Love Leaves No Knots - A Story about Forgiveness

“Love…keeps no record of wrongs.” (1 Corinthians 13:5)

(Written for a Youth Magazine forthcoming)

The scenic valley of the Satpura range in Central India bustled with fresh streams, chirping birds, grazing cattle, and woodcutters chopping wood in the forest. A few women were gathering the yellow flowers that fell from the Mahua (Madhuca Longifolia)trees that were all over the forest. The nearby fields were all ready for harvest and one could see little boys and girls, with school bags on their back, singing and hooting and hurrying along the hedges of the fields to the little Government School in the village.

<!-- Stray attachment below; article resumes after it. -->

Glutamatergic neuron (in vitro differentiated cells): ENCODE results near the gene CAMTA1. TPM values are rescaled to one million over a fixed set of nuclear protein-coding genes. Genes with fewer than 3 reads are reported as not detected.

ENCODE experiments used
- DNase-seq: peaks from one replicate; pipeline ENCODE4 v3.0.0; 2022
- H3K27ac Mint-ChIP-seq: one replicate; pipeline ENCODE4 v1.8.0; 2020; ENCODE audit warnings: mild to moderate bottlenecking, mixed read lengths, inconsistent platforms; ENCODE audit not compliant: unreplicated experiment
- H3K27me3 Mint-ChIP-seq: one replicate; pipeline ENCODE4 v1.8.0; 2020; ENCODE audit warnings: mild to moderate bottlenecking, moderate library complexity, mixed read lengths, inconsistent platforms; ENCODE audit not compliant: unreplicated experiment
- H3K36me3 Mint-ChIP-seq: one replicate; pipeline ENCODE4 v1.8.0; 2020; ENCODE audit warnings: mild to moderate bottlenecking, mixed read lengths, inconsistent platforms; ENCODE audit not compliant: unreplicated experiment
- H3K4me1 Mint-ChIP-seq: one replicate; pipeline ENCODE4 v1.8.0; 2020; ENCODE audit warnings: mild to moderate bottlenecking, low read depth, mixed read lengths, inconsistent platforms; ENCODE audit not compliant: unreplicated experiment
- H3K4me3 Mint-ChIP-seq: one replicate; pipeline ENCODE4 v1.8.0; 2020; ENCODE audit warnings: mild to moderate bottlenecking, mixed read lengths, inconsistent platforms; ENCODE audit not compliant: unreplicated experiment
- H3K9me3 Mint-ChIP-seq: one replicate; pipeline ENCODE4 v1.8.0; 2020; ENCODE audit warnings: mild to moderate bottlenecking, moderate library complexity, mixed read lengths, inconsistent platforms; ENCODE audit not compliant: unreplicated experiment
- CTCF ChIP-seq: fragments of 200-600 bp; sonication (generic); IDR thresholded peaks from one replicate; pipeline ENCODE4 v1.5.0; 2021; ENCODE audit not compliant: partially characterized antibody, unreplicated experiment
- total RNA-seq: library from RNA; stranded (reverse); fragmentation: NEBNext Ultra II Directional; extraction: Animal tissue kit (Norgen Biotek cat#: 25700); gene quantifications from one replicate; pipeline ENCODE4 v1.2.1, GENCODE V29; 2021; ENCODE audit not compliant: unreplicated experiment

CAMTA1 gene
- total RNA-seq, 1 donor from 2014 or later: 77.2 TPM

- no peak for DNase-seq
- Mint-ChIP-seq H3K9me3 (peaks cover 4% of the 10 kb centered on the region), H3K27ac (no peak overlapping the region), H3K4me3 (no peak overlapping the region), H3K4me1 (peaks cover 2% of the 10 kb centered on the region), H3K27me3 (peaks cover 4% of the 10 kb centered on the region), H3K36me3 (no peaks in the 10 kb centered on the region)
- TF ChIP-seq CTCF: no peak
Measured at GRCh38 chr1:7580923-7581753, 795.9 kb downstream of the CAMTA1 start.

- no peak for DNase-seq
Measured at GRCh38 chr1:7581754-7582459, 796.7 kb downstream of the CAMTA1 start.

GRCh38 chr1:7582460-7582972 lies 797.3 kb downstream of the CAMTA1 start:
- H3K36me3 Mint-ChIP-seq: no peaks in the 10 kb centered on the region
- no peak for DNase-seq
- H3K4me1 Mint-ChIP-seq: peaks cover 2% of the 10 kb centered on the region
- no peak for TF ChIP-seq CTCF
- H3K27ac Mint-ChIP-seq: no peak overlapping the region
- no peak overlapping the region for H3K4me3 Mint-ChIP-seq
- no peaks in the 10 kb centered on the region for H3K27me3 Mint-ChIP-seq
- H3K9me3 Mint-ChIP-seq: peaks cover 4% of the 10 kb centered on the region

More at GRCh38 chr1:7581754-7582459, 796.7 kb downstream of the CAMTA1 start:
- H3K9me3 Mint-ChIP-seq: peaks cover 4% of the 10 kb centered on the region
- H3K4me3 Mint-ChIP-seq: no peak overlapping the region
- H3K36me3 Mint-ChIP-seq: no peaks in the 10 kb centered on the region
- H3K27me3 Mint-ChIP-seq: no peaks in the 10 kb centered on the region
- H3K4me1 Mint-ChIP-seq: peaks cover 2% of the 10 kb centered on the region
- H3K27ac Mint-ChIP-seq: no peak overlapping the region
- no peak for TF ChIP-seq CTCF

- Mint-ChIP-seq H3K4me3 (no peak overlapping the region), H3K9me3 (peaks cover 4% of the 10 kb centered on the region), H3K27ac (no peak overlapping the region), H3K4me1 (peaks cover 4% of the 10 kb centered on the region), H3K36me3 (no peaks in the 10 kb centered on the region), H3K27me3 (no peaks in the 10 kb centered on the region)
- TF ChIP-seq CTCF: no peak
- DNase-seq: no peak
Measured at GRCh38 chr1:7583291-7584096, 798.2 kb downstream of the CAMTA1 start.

But, little Ashruti, seven years old, walked very slowly with head bowed down, a frown on her face, and swollen cheeks. She didn’t seem to be in a very happy mood. From her little shack in the distance, made of mud walls and a thatched roof, her mother watched her walk very sadly away. She was, evidently, sad about her daughter that day. She had been angry with Ashruti and had spanked her this morning for two reasons. Firstly, she didn’t get up very early though her mother had called her many times – it was her duty to collect the sticks and light up the fire in the oven and it was late this morning because she failed to wake up soon. Mother had to look after Shyam, her two year old son, that is, Ashruti’s brother. The boy had fever and didn’t sleep all night; so, mother had to really be very busy looking after him. When Ashruti wasn’t waking up despite many callings, mother had to go up to her and pull her from the bed she was sleeping on. Ashruti sure was not very happy about it because she wanted to sleep a little more. And, then, when she had lit up the fire, cooked some rice, and had now got ready for school, mother asked her to hold Shyam for some time while she went and fetched rice soup for him. Ashruti, unwillingly, went and held Shyam. The boy had been crying and now as soon as he was switched place from mother to sister, he grew furious and very irritated, crying all aloud and beating his legs to get off her lap. Ashruti tried to hold him tight, but he was furious. When she tried to hold him in, he curled his teeth around her left wrist and bit her. Ashruti cried out loud and he released. But, she had lost control. She began screaming wildly at the boy and began shaking him furiously. He was stunned and became quiet for a moment, quite frightened and confused, then began to uncontrollably cry to her surprise. Mother came running in shouting, “What has happened, what has happened?” Ashruti was speechless. Mother took Shyam from Ashruti’s hands and cried, “You naughty little girl! Can’t you see that he isn’t feeling well? Couldn’t you hold patience for a moment?” Ashruti trembled and her mother gave her a slap on her cheek. She cried. Mother did feel sad, but she now turned to the boy and began trying to calm him down. Ashruti went to a corner and slumped there sitting with her back against the wall. She was crying. She was very sad. “My mother doesn’t love me anymore,” she thought. She put her right hand around her left wrist and began to turn it smoothly around it. She felt very sad and angry at her brother because he bit her though she had done nothing to him.